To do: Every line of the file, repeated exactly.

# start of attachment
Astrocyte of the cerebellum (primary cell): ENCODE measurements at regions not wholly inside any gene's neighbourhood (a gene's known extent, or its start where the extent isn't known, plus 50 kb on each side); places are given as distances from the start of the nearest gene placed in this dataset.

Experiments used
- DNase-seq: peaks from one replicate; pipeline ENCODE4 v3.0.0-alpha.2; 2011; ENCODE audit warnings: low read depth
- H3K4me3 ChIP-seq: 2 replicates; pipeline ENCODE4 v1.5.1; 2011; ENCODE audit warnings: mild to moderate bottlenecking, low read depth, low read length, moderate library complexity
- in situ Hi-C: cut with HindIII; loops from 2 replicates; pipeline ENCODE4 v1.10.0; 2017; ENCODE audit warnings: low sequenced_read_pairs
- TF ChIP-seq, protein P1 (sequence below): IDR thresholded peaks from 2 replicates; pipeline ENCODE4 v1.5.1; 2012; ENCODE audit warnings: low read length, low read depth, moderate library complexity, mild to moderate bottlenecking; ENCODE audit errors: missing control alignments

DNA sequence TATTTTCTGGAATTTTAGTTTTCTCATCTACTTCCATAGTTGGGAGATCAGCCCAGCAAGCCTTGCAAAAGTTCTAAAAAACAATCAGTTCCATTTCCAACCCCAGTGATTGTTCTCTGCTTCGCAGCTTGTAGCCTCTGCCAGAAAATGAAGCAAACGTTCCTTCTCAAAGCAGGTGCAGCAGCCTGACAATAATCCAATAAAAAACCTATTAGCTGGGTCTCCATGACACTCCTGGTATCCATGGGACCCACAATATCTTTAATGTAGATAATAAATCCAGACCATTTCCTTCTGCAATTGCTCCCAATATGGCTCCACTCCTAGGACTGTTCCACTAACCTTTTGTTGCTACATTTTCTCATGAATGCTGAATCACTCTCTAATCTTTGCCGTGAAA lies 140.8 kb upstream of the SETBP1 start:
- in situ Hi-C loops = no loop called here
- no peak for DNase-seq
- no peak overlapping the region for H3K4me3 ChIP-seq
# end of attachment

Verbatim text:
Astrocyte of the cerebellum (primary cell): ENCODE measurements at regions not wholly inside any gene's neighbourhood (a gene's known extent, or its start where the extent isn't known, plus 50 kb on each side); places are given as distances from the start of the nearest gene placed in this dataset.

Experiments used
- DNase-seq: peaks from one replicate; pipeline ENCODE4 v3.0.0-alpha.2; 2011; ENCODE audit warnings: low read depth
- H3K4me3 ChIP-seq: 2 replicates; pipeline ENCODE4 v1.5.1; 2011; ENCODE audit warnings: mild to moderate bottlenecking, low read depth, low read length, moderate library complexity
- in situ Hi-C: cut with HindIII; loops from 2 replicates; pipeline ENCODE4 v1.10.0; 2017; ENCODE audit warnings: low sequenced_read_pairs
- TF ChIP-seq, protein P1 (sequence below): IDR thresholded peaks from 2 replicates; pipeline ENCODE4 v1.5.1; 2012; ENCODE audit warnings: low read length, low read depth, moderate library complexity, mild to moderate bottlenecking; ENCODE audit errors: missing control alignments

DNA sequence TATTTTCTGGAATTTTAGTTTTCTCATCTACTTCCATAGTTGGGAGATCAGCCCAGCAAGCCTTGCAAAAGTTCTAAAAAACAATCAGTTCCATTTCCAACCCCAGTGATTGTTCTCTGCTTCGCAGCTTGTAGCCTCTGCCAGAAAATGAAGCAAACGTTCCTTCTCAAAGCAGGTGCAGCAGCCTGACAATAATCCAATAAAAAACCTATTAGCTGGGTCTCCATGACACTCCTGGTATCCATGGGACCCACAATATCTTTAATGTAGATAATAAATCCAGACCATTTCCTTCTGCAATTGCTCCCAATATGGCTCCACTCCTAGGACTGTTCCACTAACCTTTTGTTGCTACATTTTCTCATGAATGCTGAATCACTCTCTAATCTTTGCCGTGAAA lies 140.8 kb upstream of the SETBP1 start:
- in situ Hi-C loops = no loop called here
- no peak for DNase-seq
- no peak overlapping the region for H3K4me3 ChIP-seq